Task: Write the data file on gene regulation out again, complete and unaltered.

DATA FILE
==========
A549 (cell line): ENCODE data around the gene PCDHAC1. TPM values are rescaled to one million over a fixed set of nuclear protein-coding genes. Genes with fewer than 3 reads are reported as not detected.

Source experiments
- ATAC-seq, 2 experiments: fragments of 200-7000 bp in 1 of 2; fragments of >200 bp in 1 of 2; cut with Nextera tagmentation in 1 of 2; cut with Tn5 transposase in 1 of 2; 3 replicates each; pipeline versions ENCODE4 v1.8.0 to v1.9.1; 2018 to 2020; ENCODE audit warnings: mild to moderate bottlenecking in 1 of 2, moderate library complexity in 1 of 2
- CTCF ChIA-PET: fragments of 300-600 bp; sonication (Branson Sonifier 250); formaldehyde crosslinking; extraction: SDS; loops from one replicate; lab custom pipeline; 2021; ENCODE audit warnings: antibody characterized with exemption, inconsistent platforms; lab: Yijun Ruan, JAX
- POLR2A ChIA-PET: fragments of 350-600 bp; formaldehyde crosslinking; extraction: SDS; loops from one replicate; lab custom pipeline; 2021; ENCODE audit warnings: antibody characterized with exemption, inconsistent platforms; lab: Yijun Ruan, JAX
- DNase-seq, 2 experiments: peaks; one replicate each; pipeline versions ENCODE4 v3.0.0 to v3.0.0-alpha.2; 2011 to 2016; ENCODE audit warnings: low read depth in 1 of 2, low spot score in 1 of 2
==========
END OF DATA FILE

A549 (cell line): ENCODE data around the gene PCDHAC1. TPM values are rescaled to one million over a fixed set of nuclear protein-coding genes. Genes with fewer than 3 reads are reported as not detected.

Source experiments
- ATAC-seq, 2 experiments: fragments of 200-7000 bp in 1 of 2; fragments of >200 bp in 1 of 2; cut with Nextera tagmentation in 1 of 2; cut with Tn5 transposase in 1 of 2; 3 replicates each; pipeline versions ENCODE4 v1.8.0 to v1.9.1; 2018 to 2020; ENCODE audit warnings: mild to moderate bottlenecking in 1 of 2, moderate library complexity in 1 of 2
- CTCF ChIA-PET: fragments of 300-600 bp; sonication (Branson Sonifier 250); formaldehyde crosslinking; extraction: SDS; loops from one replicate; lab custom pipeline; 2021; ENCODE audit warnings: antibody characterized with exemption, inconsistent platforms; lab: Yijun Ruan, JAX
- POLR2A ChIA-PET: fragments of 350-600 bp; formaldehyde crosslinking; extraction: SDS; loops from one replicate; lab custom pipeline; 2021; ENCODE audit warnings: antibody characterized with exemption, inconsistent platforms; lab: Yijun Ruan, JAX
- DNase-seq, 2 experiments: peaks; one replicate each; pipeline versions ENCODE4 v3.0.0 to v3.0.0-alpha.2; 2011 to 2016; ENCODE audit warnings: low read depth in 1 of 2, low spot score in 1 of 2